Researching an article about money-saving behaviour, I started typing into Google: “How much cash is too much” and I was surprised by the suggestions the search engine offered:
My curiosity was piqued and I spent the next 30 minutes reading through the articles coming up for the different options. From discussions on how much cash celebrities carry on them to the maximum legal amount of money individuals can carry when crossing a border, there were many varied topics.
I read a study about how safe people perceive the use of cash to be as opposed to other payment methods. Nowadays, we hear a lot about credit card fraud and online scams. It’s crucial to understand these risks and learn how to minimise them. But we must not forget that pickpocketing and burglaries are still very common! According to Statec, in the four-year period from 2009 to 2013, 10% of Luxembourg households were burgled, with attempted break-ins adding an extra 9%. 8 out of 10 times, the attempted theft – regardless of what was targeted - was successful. This is partly why I am a big advocate of keeping your money safely in the bank, not under your mattress. The Police of the Grand Duchy recently reported that for several years in a row now there have been no successful hold-ups in banks in Luxembourg.
This doesn’t mean I am completely against cash. Sure, I hate the cent coins in my purse and I am more likely to pay for everyday purchases with a card; but I am also aware of the advantages of cash. For instance if the terminal or the Wi-Fi of the store doesn’t work. Or when you want to leave a tip. Or even when you are on an out-of-control shopping spree and the physical act of handing over money to the salesperson might be the only thing to shock you back into reality. After all, paying cash, i.e. seeing your hard-earned money leaving your wallet, does hurt more than merely swiping a card.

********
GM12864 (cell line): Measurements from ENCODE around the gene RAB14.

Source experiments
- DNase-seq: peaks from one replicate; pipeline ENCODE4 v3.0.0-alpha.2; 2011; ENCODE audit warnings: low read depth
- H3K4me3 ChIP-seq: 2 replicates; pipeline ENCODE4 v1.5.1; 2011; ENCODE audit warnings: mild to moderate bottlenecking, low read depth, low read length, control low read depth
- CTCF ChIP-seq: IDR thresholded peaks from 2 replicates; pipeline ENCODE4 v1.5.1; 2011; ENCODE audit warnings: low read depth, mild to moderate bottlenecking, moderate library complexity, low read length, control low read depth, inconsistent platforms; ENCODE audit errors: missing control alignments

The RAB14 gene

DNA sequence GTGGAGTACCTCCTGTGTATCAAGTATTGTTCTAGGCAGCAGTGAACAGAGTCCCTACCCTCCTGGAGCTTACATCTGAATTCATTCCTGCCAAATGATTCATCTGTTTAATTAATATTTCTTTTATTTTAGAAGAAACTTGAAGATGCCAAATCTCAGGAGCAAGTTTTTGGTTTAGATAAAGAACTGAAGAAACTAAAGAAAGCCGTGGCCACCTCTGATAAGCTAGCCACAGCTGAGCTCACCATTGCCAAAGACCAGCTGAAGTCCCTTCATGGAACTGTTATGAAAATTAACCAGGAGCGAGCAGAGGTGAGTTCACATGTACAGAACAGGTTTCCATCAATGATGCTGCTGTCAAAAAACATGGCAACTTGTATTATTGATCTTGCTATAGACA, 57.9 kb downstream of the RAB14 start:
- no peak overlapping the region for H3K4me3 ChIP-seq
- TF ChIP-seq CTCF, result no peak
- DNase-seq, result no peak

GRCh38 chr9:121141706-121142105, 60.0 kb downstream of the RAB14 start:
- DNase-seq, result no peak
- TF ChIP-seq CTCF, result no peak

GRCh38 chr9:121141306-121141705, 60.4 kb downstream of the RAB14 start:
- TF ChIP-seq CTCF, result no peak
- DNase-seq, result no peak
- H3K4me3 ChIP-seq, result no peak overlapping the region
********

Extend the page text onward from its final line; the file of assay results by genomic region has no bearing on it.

So how much cash is too much cash? In terms of cash in your pocket, you will have to find the right balance between your need for immediately available means of payment and physical security. A 2013 Money Magazine survey revealed that 42% of respondents carried less than USD 40 and 30% less than USD 100. The same survey in Luxembourg might give slightly different results, depending for instance on whether people want to pay for dinner in cash or plan on taking a taxi back home…
In terms of cash allocation in your wealth planning – and I mean the money in your bank(s), of course – I recommend a limited amount of liquid assets: cash on your savings accounts (sufficient to cover your recurring expenses over a period of three to six months), cash in your emergency fund (which could be in a liquid investment product, such as Invest Plan), and that is it. The remainder of your money should be put to work in investment funds, in shares, in bonds… Talk to your financial advisor or relationship manager about your options and the diversification you need. Especially given one of the dangers of cash lies in the fact that it can lose value! Interest rates are so low that even with low inflation levels you might be losing money.
Be good at money – ask for advice and slowly move from cash to investments.